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How a Stapler Taught Me to Take Action

It started back in 2011, on a late-fall day near the tail end of an unreasonably gloomy stretch of rain and sleet. I remember sitting in my office, acknowledging the initial stirrings of career disenchantment (a feeling not a lot unlike indigestion mixed with the way it might feel to have a missing limb; you know the leg is gone but it still hurts at night — which is obviously a wee bit disconcerting).

I was stapling a page full of mundane content to another page of equally uninteresting subject matter, and the stapler did something inexplicable: it had the nerve to run out of staples. I distinctly recall being taken aback — mildly inconvenienced, but mostly stumped. Who has staples lying around anymore?

I somehow found a box in the office supply room (probably the most fulfilling part of that day other than heating up whatever it was I brought for lunch) and carefully loaded a pristine row of 200 staples into the stapler, thinking (possibly out loud) with profundity, “I’d better not still here by the time I have to re-load this stapler.” The challenge was on. I beamed with optimism.

Move ahead to 2012, on a stunningly beautiful summer afternoon — the kind that makes corporate workers everywhere steal wistful, furtive glances out of their office windows. (Even prison inmates get a bit of yard time each day.) Sitting in my office, yet again, I remember stapling a mind-blowingly boring page to an even more mind-blowingly boring page, then feeling shocked by the sudden lack of stapling performance. Why? No more staples.

Dismayed, I reloaded my stapler, feeling a part of my soul crumble off and die. I whispered softly to my filing cabinet, “I’d better not still be here by the time I have to re-load this stapler.” Deja vu never feels good.

It then turned into 2013. Near the end of the year on an oppressively cloudy day not brave enough to just get on with it and snow, I remember sitting in my office after 8 p.m., so excited to be at the office so late! The circumstances don’t really matter here, because we know what’s coming next: I ran out of staples, again.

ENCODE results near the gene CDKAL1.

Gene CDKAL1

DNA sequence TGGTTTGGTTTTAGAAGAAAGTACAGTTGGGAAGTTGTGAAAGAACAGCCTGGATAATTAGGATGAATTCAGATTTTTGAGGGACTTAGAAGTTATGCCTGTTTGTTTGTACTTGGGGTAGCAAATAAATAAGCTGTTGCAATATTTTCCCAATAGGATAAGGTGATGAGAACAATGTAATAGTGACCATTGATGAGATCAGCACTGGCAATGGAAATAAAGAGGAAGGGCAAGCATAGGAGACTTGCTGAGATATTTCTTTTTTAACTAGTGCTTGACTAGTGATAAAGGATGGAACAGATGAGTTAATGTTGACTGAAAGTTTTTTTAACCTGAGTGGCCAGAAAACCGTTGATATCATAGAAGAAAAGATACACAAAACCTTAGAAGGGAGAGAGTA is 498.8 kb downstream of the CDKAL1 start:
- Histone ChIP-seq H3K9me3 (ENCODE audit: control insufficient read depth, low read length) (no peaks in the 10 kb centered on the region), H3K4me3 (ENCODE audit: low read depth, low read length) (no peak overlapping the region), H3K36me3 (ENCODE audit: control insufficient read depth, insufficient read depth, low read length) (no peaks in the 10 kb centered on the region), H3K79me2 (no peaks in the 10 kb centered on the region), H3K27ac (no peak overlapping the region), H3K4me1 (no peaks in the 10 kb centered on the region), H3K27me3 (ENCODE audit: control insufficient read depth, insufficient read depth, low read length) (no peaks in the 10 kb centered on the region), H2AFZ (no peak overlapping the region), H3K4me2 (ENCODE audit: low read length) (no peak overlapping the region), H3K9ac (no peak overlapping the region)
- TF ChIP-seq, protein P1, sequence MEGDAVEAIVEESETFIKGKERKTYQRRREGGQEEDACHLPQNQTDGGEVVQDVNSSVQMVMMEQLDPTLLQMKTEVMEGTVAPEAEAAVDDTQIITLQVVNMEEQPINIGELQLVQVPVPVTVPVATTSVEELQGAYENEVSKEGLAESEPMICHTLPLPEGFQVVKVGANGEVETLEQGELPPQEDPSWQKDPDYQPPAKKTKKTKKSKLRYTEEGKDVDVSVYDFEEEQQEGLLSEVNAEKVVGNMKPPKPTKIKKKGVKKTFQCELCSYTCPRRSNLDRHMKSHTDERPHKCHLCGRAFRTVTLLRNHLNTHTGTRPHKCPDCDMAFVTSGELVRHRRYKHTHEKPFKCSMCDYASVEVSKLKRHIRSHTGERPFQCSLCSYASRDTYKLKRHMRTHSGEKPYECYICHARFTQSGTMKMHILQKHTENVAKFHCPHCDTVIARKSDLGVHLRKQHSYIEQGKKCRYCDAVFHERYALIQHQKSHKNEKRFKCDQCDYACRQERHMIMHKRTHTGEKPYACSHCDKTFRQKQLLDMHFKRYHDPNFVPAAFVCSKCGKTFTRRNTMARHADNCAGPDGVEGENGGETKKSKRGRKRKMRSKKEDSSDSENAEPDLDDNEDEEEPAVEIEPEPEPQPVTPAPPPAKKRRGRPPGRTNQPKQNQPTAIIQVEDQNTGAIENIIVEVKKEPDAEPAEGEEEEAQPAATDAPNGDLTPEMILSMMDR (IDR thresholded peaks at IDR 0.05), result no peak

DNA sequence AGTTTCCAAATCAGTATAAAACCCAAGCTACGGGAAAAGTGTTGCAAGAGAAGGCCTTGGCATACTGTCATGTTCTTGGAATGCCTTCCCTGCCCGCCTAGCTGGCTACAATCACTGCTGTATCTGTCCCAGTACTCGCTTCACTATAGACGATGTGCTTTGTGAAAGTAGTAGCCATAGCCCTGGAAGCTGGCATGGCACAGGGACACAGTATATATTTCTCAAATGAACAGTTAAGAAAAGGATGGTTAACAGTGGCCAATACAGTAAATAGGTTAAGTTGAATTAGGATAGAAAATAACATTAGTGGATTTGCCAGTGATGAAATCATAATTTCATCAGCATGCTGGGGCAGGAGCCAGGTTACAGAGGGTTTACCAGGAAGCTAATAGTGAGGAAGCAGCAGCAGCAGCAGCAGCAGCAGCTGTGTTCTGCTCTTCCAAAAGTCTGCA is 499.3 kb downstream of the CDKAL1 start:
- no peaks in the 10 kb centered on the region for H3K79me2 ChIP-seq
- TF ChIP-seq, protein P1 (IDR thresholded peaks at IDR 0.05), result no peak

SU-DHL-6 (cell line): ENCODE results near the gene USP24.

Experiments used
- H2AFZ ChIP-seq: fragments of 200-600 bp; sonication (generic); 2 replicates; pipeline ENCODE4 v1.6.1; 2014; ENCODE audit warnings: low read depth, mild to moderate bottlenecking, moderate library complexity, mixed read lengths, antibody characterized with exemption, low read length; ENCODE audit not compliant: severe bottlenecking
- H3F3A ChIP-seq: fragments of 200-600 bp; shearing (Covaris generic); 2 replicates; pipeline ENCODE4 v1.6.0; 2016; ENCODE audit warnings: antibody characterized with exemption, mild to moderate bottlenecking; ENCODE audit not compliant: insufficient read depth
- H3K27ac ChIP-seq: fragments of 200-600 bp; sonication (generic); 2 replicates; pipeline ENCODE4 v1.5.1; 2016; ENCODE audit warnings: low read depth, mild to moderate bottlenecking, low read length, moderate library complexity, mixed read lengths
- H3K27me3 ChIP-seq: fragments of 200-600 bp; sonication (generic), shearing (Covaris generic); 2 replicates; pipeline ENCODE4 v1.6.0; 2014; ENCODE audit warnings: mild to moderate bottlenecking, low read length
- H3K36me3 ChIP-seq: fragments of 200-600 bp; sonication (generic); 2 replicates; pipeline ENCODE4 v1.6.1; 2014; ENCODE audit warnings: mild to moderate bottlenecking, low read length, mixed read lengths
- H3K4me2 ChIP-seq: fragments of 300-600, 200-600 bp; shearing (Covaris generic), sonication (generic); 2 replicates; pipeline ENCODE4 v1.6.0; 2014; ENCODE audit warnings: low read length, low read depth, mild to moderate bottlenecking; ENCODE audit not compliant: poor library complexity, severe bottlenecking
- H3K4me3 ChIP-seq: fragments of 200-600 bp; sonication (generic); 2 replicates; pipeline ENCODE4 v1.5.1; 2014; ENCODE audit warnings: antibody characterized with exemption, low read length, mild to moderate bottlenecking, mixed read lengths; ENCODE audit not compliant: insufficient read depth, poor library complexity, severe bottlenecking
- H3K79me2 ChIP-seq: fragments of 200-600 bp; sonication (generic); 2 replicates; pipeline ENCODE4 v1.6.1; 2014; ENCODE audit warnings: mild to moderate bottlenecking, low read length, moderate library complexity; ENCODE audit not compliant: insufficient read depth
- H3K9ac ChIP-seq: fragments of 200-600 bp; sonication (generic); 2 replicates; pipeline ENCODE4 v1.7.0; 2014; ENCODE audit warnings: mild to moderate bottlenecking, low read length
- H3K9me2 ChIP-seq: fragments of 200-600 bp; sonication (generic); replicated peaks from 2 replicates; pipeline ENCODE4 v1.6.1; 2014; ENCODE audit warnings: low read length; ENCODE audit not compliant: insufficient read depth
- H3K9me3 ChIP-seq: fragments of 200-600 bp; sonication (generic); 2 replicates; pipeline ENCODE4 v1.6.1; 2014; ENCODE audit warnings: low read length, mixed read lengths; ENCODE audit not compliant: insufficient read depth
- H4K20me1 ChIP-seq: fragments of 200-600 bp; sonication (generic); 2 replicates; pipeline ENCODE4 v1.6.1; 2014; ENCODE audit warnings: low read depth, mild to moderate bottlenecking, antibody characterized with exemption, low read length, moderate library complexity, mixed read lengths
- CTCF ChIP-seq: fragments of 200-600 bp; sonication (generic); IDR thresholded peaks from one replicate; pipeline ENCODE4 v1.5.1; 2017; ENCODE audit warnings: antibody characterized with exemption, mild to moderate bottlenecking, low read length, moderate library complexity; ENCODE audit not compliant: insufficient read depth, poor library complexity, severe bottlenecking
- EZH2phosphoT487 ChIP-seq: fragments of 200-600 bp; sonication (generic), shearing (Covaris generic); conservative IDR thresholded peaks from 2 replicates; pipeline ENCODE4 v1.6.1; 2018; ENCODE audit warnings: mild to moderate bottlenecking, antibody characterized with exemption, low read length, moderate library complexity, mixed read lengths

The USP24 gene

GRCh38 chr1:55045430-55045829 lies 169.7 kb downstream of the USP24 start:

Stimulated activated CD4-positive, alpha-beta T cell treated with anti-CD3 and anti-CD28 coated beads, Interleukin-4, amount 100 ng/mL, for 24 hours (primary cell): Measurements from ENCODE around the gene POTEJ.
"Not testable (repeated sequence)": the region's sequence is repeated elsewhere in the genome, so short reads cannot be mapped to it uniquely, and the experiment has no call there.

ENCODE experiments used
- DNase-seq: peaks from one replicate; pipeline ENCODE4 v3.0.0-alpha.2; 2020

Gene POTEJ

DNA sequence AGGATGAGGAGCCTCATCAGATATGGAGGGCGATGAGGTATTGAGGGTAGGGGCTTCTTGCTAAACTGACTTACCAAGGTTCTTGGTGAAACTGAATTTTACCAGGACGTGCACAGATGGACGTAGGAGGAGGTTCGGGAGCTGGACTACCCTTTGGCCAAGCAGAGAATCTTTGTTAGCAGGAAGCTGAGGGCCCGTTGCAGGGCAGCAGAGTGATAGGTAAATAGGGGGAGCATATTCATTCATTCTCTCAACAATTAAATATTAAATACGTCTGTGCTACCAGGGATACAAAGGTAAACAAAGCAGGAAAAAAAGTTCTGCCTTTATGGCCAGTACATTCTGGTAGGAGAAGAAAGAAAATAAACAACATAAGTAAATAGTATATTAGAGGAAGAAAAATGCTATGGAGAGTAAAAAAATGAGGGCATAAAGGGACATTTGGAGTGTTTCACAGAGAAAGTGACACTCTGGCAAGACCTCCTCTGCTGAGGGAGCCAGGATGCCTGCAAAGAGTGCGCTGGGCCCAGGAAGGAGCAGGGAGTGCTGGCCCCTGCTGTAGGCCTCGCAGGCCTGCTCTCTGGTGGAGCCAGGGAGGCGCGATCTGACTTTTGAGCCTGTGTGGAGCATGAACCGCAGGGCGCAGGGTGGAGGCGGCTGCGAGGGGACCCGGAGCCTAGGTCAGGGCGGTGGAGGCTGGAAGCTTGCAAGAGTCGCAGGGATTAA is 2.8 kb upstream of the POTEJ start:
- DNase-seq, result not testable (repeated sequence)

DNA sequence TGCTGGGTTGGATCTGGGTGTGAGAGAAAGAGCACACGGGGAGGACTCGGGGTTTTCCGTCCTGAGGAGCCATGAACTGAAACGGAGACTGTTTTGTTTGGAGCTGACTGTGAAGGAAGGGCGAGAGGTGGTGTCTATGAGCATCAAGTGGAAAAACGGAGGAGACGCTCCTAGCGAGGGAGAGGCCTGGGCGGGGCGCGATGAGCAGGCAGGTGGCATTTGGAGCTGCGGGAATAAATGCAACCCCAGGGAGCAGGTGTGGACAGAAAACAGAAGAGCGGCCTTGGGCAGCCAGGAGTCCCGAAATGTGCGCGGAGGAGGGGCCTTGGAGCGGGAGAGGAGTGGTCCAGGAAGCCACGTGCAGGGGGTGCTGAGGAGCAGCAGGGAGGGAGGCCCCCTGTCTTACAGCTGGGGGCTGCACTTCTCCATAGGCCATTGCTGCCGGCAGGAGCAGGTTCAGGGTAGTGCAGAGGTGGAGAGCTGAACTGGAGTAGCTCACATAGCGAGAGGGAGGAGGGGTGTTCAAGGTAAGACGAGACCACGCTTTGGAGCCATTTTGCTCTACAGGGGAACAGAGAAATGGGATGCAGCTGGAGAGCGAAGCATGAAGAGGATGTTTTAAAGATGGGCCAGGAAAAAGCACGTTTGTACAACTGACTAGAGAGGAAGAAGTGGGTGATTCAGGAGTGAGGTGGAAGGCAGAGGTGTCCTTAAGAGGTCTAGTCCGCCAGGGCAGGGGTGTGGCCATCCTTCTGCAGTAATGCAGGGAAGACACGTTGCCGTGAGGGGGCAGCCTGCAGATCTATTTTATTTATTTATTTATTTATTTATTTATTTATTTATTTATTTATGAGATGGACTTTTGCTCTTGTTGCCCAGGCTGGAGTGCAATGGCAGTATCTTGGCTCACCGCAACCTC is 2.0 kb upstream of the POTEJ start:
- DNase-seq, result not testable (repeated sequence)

I resignedly re-loaded the stapler, as any remaining bits of pride oozed out of me like the hot lava of defeat. And I thought once more, “I’d better not still be here by the time I have to re-load this stapler.” My confidence was waning.

Let’s end this drama and fast-forward to today. I made it out alive in 2014 (with the help of a coach) and thankfully love what I’m doing. I somehow escape traumatic flashbacks when I re-load the stapler — which I still keep in the top right drawer of my desk at home (yes, I stole the stapler. We have a history, after all). This isn’t a tale of “hanging in there” like a poster of a kitten on a branch, or of “hanging in there” at work with blind hope as your strategy. This is really a tale of regret. I had a guttural desire for things to be better at work, and I was too busy and scared to make a change.

And then I felt worse about myself every time I let 200 staples pass me by, ultimately spending three years of my life certain it was so much better on the other side of fear but paralyzingly unsure how to get there.

I like to think I learned my lesson — that it’s just not enough to let good intentions and hope for more get me where I want to go — but I keep the stapler close to keep me honest. It represents the need to take action and to not settle, even for a single staple. I learned (and continue to remind myself) to live the life I’ve imagined by actually doing something about it, not just waiting for it to happen to me.

I wish I had done it sooner.

Jodi Wellman

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